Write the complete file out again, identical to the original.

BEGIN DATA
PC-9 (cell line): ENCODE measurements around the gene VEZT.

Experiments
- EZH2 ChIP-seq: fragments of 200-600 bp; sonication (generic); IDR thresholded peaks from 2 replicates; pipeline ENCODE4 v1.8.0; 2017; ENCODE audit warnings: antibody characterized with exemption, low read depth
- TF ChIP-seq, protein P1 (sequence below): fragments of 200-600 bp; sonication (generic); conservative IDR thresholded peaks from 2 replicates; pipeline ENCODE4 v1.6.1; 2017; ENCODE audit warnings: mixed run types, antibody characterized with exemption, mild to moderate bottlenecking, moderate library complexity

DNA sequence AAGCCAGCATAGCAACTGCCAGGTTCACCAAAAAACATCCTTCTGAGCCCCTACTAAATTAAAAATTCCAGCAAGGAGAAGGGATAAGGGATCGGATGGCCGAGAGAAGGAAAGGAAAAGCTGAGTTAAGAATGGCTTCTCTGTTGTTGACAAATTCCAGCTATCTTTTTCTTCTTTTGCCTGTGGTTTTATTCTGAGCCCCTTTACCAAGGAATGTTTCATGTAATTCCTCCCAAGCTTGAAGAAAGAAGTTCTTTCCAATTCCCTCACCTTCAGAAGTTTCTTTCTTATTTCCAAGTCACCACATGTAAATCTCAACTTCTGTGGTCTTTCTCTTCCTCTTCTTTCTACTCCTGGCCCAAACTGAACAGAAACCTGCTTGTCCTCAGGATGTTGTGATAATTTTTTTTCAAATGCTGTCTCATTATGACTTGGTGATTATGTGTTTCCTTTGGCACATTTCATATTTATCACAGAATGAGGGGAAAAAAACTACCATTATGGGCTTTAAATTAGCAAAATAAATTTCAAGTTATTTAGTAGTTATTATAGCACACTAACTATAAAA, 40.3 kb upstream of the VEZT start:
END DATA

PC-9 (cell line): ENCODE measurements around the gene VEZT.

Experiments
- EZH2 ChIP-seq: fragments of 200-600 bp; sonication (generic); IDR thresholded peaks from 2 replicates; pipeline ENCODE4 v1.8.0; 2017; ENCODE audit warnings: antibody characterized with exemption, low read depth
- TF ChIP-seq, protein P1 (sequence below): fragments of 200-600 bp; sonication (generic); conservative IDR thresholded peaks from 2 replicates; pipeline ENCODE4 v1.6.1; 2017; ENCODE audit warnings: mixed run types, antibody characterized with exemption, mild to moderate bottlenecking, moderate library complexity

DNA sequence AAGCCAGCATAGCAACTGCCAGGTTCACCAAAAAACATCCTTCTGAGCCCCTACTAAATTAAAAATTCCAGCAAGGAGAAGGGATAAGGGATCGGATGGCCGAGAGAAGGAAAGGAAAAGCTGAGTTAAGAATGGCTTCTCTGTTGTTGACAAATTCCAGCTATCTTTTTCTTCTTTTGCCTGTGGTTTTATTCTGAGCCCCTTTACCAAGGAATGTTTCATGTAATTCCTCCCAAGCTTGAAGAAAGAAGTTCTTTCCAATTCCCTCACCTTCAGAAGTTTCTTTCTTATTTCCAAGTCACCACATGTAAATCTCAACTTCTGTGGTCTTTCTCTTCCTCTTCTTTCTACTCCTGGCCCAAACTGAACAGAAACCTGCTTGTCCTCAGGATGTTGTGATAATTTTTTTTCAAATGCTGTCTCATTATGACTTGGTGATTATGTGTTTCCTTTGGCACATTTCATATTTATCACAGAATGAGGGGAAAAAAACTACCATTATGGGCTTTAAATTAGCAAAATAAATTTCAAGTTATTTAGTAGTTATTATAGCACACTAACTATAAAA, 40.3 kb upstream of the VEZT start: